Franchising: For yourself, but not by yourself...
A franchise offers a proven route into business ownership to thousands of people every year. Stuart Anderson examines what makes a franchise.
Become your own boss, working for your self but not by yourself'. This is the proposition that attracts thousands of people to look into franchising every year. In fact, last year the total number of franchised businesses operating in the UK rose by an estimated 2,300 (according to the 2006 NatWest/British Franchise Association (bfa) UK Franchise Survey) - that translates into over 40 new franchises opening every week.
These franchised businesses have been started by 'franchisees', individuals who have invested a capital sum in a franchise from a 'franchisor' company, such as McDonald's, Cash Generator, or Belvoir Lettings. These are recognisable high street names whose expansion is being achieved either completely via franchising, or in tandem with company-funded openings, and the UK Franchise Survey estimates that 759 such companies currently offer franchise opportunities in the UK.
A franchise need not require investment in a high street unit - franchising has been embraced as an expansion philosophy by automotive aftercare providers, parcel couriers, talent agencies, commercial cleaners, travel agents, vending machine distributors, tradesmen, business coaches and consultants, hairdressers, domestic care providers...as a franchisee you could find yourself operating out of a van, a kiosk, a restaurant, an office, a shop or from home.
This diversity of choice is reflected in the investment levels required to take on a franchise. The UK Franchise Survey estimates the average initial franchise charge to be £46,300, covering the franchise fee (£17,300), equipment (£10,100), stock (£5,600) and working capital (£13,300). However, this is dependent on the requirements of the business concept, size of the territory, value of the brand, extent of the training and support provided, etc. A cursory look through The Franchise Magazine will reveal concepts with franchise fees as low as £3,450 and as high as £150,000.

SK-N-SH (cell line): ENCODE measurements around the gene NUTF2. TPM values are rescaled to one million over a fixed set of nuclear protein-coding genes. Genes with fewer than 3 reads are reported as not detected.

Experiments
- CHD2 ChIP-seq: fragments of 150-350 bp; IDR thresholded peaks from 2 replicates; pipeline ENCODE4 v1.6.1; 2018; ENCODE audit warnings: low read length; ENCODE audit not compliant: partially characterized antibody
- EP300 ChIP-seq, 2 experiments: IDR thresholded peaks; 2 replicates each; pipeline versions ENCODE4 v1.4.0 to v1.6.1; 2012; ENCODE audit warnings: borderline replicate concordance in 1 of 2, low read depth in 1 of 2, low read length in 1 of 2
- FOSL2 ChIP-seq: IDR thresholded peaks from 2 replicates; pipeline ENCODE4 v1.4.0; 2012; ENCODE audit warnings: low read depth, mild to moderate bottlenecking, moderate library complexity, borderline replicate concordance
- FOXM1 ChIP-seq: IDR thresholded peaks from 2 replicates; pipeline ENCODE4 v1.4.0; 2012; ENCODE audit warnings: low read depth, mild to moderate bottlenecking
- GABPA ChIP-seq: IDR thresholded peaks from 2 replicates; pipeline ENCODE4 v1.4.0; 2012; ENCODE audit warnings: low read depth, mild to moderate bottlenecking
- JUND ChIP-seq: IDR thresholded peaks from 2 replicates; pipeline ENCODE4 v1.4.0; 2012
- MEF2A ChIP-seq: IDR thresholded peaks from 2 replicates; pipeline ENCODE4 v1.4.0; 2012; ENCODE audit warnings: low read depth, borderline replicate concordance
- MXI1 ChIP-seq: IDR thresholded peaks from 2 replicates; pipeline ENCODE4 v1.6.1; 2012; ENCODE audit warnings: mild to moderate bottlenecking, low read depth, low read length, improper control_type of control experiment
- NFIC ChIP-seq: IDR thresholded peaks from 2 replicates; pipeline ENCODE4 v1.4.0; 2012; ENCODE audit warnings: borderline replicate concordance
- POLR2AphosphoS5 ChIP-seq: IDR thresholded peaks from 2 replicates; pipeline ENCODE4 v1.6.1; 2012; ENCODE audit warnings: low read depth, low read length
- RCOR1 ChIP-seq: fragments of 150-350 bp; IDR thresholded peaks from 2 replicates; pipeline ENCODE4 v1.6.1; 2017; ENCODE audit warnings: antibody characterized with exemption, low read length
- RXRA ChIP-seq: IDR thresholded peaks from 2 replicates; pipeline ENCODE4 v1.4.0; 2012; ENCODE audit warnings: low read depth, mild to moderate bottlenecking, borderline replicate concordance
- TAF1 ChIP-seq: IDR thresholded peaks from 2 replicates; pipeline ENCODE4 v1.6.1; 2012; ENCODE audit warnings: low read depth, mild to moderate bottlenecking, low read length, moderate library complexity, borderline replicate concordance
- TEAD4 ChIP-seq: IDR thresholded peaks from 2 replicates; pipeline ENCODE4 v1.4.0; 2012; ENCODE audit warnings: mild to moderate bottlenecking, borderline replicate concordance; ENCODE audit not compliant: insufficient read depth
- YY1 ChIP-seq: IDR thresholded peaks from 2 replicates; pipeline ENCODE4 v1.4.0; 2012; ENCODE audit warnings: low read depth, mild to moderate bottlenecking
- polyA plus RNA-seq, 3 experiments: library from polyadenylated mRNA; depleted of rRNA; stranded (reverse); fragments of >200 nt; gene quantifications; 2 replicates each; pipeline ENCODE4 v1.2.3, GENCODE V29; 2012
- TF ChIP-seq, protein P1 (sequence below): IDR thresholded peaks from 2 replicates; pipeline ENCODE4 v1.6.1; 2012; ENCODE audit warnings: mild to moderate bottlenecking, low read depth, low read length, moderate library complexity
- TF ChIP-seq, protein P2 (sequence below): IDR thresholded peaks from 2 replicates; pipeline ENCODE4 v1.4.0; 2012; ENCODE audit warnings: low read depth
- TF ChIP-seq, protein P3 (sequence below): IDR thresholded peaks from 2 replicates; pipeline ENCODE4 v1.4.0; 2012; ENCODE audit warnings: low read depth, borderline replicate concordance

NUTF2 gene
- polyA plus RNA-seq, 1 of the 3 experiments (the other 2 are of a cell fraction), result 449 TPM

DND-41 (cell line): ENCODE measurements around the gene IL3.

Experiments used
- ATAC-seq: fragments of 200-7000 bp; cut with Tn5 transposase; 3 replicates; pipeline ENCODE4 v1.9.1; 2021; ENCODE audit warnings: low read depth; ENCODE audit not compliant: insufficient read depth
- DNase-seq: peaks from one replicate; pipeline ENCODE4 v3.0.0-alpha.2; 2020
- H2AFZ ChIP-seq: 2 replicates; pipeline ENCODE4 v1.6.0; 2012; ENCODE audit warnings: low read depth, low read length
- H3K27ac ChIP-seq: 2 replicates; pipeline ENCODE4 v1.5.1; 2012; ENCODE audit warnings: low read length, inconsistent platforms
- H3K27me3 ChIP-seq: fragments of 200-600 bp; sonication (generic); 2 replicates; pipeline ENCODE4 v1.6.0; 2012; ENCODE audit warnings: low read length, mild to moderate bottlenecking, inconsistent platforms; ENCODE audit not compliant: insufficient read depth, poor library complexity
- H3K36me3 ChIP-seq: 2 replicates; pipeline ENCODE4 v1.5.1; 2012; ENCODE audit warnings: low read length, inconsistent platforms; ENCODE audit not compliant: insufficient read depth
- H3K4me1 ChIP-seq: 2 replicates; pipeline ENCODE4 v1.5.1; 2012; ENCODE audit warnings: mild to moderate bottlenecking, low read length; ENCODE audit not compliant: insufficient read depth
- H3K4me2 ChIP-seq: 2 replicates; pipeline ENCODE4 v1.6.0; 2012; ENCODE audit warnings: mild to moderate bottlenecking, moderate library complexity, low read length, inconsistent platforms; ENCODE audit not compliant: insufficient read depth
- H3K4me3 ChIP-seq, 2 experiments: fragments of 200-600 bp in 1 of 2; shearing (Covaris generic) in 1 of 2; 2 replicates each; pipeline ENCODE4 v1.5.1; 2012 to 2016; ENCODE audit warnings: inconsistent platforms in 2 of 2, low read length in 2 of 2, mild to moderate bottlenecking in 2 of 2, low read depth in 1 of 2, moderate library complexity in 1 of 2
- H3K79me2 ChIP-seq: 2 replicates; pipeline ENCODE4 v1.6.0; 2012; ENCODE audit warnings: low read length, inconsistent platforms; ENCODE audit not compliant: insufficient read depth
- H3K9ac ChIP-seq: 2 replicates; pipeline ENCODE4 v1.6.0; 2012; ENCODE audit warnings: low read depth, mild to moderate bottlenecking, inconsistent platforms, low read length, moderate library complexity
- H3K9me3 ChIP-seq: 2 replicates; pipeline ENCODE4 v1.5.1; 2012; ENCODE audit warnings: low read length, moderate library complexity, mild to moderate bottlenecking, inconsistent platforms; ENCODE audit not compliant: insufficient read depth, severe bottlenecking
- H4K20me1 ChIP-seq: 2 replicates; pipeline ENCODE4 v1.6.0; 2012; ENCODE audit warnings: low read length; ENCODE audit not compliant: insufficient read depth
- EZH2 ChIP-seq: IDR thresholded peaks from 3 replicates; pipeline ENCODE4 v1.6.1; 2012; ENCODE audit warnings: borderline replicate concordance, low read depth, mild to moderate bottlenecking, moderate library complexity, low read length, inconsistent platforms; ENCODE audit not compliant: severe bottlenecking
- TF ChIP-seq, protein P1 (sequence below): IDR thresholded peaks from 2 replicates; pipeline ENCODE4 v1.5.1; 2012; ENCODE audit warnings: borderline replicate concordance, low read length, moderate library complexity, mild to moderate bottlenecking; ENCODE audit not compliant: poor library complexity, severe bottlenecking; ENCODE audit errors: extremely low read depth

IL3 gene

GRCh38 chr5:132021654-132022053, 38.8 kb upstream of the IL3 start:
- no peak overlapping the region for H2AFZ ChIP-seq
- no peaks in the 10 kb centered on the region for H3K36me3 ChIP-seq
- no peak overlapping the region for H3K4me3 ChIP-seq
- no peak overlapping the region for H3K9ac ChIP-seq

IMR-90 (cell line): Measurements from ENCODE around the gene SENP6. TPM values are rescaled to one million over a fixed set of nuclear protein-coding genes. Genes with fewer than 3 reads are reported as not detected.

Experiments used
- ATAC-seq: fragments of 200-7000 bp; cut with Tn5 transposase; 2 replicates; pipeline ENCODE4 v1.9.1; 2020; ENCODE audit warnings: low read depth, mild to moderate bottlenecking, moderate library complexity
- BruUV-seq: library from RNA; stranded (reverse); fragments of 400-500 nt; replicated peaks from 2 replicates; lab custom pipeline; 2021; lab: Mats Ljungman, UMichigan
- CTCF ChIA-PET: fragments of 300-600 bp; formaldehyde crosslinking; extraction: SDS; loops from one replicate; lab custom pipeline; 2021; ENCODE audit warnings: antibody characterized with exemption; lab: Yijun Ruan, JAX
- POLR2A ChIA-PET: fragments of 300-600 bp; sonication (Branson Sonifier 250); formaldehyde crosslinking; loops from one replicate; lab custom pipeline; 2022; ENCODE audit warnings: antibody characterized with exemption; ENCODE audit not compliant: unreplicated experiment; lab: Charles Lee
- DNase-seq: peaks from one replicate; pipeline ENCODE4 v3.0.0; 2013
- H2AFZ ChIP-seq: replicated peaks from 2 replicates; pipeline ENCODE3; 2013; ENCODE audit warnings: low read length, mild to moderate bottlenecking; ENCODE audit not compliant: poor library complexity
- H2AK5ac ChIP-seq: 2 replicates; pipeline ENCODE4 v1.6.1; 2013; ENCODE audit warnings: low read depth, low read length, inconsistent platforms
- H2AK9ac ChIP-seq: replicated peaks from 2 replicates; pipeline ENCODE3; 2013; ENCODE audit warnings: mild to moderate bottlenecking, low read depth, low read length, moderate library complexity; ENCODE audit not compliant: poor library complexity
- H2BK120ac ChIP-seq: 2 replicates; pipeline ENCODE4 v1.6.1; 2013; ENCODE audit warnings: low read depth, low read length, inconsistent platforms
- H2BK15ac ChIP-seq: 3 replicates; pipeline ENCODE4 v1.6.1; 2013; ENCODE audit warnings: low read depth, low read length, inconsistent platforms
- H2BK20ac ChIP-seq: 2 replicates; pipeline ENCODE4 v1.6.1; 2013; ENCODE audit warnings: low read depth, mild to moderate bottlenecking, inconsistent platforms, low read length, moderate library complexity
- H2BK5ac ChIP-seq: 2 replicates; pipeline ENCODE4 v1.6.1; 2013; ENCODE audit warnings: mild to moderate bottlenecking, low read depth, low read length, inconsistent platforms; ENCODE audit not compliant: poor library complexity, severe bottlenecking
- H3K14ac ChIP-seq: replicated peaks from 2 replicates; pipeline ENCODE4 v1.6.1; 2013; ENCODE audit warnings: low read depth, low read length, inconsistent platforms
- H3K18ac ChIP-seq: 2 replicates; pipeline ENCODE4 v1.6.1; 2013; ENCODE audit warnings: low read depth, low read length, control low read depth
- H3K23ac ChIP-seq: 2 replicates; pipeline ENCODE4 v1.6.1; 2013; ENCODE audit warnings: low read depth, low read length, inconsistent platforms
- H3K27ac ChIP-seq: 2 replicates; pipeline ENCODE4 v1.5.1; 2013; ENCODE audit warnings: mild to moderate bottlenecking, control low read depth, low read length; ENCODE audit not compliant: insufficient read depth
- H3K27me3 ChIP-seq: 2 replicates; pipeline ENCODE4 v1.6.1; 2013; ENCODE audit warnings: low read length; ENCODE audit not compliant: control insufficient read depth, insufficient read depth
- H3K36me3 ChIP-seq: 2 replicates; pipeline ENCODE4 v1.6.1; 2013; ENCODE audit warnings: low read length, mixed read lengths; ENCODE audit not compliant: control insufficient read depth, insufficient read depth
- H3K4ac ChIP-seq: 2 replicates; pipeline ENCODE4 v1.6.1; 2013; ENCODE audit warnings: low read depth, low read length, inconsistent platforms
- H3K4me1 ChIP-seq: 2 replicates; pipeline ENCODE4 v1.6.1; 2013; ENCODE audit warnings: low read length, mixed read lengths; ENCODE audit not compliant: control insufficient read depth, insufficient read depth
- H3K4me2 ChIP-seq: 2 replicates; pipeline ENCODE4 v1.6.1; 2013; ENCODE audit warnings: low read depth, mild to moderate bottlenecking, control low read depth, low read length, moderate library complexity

In return for the initial franchise fee, the franchisor will provide initial training, set-up and launch support, a protected territory or location, use of an established brand, operation manuals and, most importantly, the concept and methodology of a business that has been proven by a pilot operation, and possibly by an established set of franchisees depending on how long the franchise has been trading. Most franchisors look to operate their pilot for at least a year before franchising, as this will allow them to identify the potential pitfalls and challenges facing the business.
Other benefits of joining a franchisee network are: economies of scale in sourcing services and products; support from fellow franchisees who will be ready and willing to pass on their own experiences to assist you in getting your own business off the ground; national marketing and accounts (as the network grows); recommendations and referral business generated by other franchisees; trend and training updates provided by the franchisor; as well as other forms of ongoing franchisor support. The costs generated by the provision of these ongoing services by the franchisor are covered by a Management Service Fee - usually charged as a percentage of the franchisee's turnover. The UK Franchise Survey found that these average at 8.1 per cent, although again this is highly dependant on the value of the package you are provided by the franchisor.